Envío Digital
Central American University - UCA  
  Number 96 | Julio 1989




Envío team

Despite the signing of Central American accords in February stipulating the demobilization of the US-funded counterrevolutionary forces, the war is not winding down. Indeed, Witness for Peace, which closely monitors the war zones, notes a "significant increase" in kidnappings and killings of civilians by contra forces in recent months, with combats between contra and Nicaraguan army forces also on the rise. That human rights association has documented firsthand the killing of 22 civilians and the kidnapping of 121 more between January 1 and May 15. In addition, the contras attempted to sabotage a major economic target, a hydroelectric plant in Jinotega.

The Nicaraguan Defense Ministry reported that in May the contras engaged in 115 combats with the Nicaraguan army, bringing the year's total so far to 881 contra attacks and ambushes. The contras also continued attacks on the civilian population and on economic targets, including kidnappings, an ambush of civilian vehicles, an attack on a rural community and on an agricultural cooperative. A total of 6 dead, 5 wounded and 27 kidnapped is the toll of contra attacks on civilians for May; the total for the year is now 225 civilian victims, including 50 dead, according to President Daniel Ortega.

The President said the contras have suffered 638 casualties for the year, while the Nicaraguan army's total casualties were 334. While the bulk of the contra forces are in their Honduran encampments, Ortega said that some 1,500-2,000 continue to operate inside Nicaragua, in clear violation of both the recent peace accords and the US bipartisan contra aid package itself.

A Swiss geologist, Jan Ehrenbort, was kidnapped by a contra band led by a man known as "Colino" on May 31 near Cuapa, Region V, where Ehrenbort was working for the Nicaraguan mining agency INMINE. He was released 26 hours later. Atypically, a Nicaraguan colleague kidnapped with him was released after 14 hours. The director of the German-Nicaraguan High School, Wulhelm Heinrich, had been kidnapped two weeks earlier.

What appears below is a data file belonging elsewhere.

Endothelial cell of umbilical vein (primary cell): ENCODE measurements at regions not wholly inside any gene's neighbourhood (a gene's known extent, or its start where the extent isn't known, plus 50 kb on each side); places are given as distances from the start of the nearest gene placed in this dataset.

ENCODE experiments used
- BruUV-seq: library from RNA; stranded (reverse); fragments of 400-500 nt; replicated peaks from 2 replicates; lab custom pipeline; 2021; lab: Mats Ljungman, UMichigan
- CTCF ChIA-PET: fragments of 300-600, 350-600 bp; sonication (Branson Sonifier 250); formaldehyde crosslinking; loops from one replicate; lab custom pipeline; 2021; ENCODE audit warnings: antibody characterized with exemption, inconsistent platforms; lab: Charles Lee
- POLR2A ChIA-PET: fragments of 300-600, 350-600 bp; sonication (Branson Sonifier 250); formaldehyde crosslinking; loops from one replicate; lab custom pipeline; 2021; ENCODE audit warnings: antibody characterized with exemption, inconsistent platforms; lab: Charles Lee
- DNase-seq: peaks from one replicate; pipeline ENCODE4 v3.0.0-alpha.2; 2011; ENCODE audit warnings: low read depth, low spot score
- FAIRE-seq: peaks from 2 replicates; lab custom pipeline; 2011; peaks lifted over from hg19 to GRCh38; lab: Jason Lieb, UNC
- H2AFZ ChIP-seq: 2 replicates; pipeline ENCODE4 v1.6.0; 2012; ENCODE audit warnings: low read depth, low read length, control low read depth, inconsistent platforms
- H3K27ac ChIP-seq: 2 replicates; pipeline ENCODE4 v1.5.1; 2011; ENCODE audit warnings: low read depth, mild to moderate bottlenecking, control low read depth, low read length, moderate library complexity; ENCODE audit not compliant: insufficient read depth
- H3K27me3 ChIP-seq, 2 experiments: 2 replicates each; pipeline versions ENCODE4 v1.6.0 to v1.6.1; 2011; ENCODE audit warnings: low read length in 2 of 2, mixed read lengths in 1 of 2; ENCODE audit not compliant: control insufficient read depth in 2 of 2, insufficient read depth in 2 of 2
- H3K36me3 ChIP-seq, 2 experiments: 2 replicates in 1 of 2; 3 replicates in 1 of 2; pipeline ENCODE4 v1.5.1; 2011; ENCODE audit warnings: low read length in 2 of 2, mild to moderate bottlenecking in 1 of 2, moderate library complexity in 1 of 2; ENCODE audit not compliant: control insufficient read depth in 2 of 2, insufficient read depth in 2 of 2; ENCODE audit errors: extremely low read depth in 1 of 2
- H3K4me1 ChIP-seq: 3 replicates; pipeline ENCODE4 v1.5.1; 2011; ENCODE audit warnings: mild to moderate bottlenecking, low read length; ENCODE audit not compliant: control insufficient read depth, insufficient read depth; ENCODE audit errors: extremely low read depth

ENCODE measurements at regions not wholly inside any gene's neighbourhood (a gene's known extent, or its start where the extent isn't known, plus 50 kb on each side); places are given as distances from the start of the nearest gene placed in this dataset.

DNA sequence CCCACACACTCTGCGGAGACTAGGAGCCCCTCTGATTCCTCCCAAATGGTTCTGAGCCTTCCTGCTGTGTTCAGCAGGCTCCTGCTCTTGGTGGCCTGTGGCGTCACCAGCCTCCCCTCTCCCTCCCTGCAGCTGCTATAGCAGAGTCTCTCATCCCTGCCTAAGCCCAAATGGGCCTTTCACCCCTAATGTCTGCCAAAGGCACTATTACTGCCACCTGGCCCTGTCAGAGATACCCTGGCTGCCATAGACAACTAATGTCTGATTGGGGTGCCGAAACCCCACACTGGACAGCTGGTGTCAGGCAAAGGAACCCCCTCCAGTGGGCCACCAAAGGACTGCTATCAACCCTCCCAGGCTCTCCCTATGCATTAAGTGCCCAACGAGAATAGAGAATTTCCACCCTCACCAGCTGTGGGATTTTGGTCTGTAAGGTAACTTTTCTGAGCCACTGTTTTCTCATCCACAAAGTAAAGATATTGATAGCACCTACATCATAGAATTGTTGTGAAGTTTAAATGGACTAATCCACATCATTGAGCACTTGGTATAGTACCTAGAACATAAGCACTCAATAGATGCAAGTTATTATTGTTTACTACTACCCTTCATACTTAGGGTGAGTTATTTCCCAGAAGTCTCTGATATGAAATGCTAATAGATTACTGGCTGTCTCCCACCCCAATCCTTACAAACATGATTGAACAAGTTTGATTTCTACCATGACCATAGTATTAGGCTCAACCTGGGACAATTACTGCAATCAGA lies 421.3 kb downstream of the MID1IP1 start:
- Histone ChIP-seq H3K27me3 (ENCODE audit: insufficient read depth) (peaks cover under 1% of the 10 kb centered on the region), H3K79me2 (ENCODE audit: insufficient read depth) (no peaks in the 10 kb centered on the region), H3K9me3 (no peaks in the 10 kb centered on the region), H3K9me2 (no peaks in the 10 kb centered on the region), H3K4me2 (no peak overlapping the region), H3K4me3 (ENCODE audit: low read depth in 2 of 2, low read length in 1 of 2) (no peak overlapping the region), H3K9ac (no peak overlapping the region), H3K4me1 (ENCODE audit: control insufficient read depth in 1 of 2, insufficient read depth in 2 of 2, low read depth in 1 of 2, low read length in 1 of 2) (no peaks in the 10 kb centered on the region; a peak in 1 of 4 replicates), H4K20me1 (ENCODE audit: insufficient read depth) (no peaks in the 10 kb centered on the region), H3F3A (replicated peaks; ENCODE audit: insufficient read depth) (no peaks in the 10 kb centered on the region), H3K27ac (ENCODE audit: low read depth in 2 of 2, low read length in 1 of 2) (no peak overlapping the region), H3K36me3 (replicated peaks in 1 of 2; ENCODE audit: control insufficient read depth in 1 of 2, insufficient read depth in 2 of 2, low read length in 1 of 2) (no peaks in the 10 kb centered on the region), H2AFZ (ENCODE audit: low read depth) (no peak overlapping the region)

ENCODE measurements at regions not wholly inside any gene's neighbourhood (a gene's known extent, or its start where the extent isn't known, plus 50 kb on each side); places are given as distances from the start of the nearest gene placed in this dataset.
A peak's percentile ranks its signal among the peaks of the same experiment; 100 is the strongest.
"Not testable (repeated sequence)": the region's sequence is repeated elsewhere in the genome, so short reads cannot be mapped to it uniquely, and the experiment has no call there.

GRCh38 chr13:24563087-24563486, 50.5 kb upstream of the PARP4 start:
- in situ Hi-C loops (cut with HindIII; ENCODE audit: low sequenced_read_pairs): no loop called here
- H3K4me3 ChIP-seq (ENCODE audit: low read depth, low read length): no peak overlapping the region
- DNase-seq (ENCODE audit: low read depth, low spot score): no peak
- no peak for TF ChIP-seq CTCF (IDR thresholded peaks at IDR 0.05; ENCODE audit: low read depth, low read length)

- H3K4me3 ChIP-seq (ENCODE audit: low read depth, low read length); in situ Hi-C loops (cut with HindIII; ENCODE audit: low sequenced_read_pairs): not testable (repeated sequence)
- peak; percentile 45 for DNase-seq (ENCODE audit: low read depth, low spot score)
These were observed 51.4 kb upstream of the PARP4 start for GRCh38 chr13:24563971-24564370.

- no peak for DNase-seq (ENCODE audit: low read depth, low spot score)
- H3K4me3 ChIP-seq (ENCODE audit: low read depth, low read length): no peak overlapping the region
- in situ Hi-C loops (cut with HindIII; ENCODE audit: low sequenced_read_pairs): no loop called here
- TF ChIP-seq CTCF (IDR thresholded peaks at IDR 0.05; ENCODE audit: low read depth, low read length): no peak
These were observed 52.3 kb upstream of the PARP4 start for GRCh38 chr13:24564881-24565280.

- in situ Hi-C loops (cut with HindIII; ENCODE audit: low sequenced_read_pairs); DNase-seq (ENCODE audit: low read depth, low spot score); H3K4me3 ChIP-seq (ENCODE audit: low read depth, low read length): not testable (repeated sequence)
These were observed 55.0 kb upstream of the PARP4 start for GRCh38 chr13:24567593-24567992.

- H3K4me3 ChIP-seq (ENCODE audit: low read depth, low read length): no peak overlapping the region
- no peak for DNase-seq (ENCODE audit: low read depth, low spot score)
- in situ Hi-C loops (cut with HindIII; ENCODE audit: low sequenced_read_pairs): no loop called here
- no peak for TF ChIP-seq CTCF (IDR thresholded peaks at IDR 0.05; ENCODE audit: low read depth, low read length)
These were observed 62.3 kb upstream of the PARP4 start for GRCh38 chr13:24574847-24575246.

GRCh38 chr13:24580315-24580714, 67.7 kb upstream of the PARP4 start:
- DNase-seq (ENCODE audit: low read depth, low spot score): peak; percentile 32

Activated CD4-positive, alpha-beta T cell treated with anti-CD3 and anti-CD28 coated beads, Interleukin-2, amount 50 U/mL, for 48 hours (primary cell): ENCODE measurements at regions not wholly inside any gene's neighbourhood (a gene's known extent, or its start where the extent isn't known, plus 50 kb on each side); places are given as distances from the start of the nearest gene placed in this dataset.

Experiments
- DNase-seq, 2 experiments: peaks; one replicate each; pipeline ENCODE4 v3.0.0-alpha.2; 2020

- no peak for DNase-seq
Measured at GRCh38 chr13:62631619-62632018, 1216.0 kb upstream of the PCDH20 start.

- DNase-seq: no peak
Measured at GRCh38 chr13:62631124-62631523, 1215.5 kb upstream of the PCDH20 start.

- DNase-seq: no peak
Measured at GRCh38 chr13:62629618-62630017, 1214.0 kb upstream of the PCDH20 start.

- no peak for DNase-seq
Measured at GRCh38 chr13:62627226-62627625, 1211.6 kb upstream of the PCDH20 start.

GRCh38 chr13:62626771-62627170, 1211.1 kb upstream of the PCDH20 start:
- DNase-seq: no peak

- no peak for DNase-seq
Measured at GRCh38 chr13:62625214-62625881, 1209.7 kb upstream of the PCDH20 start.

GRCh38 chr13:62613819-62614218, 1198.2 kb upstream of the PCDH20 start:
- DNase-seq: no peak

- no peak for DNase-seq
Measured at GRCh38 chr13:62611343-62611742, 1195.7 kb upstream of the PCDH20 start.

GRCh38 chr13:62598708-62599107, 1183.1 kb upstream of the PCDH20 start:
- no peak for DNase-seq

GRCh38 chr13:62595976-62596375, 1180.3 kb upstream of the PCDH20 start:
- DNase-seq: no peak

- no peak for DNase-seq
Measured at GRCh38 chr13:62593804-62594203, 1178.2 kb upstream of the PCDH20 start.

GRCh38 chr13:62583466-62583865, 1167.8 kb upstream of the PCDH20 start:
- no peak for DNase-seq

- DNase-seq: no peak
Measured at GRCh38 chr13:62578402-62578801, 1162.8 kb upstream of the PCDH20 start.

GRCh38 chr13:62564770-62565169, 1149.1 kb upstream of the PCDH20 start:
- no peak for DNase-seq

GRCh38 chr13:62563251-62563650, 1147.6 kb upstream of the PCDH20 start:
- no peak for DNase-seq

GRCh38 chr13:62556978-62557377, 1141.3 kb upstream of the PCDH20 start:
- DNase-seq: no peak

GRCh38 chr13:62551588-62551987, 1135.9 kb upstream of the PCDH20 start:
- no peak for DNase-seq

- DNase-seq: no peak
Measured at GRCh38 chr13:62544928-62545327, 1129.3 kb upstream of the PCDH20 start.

The previous day remnants of the same band had forced two brothers out of their house, then shot them in the back, killing them as they lay on the ground. They also kidnapped seven other men in the same area. On the day of Ehrenbort's kidnapping, they killed one of the seven and bayoneted two others in the neck, leaving them for dead. The two survived.

Witness for Peace volunteers were in the town of Waslala, on the western edge of the Atlantic Coast, on June 5, when an estimated 120 contras attacked the town from two sides. There to investigate reports of up to 300 kidnappings in the area in the first months of the year, the volunteers said they heard mortar fire in the distance and confirmed that the contras fired automatic weapons at civilian houses on the outskirts of town. An army battalion quickly repelled the attack.

The Honduran army conducted five attacks in May against Nicaraguan border areas as cover for contra forays into Nicaraguan territory, according to the Defense Ministry. The ministry also reported that US Air Force planes on reconnaissance missions violated Nicaraguan airspace 14 times during May. In addition, planes coming mainly from Honduras illegally flew over Nicaragua 27 times while carrying out reconnaissance flights and dropping supplies for contra forces.

Finally, at nearly midnight on June 8, contra forces attacked the Central America Hydroelectric Plant, located some three miles east of the city of Jinotega. Attacking from five points, and despite a hail of rockets fired from a RPG-7 rocket launcher, little damage was done to the installation. Experts said that if the supply line to the plant had been destroyed, the neighboring population would have been threatened by an overflow of the waters of Lake Apanás, which provides the energy source for the plant.

Inflation: 15% and rising
Inflation rose in May to a monthly rate of 15.5%, the Budget and Planning Secretariat (SPP) reported, up from the year's low of 12.6% in April.

The SPP warned that inflation could climb higher in June, since May and June are traditionally inflationary in the country's agricultural cycle. These are the months when credits are given out for the first planting cycle and producers are partially paid for last cycle's export harvests. These two factors increase the amount of córdobas in the economy. If these córdobas are used to buy dollars on the street instead of being reinvested in production, it could drive up the price of the dollar. Inflationary devaluations of the córdoba relative to the dollar have slowed in recent months precisely because the limited local currency in circulation has put a crimp in the demand for dollars. Given that the rains arrived too late for some areas of the country to plant and the loans went unused, banks have tried to forestall this tendency by urging producers who did not plant to turn their loans back in and avoid interest charges. They can reclaim the money for the second planting cycle.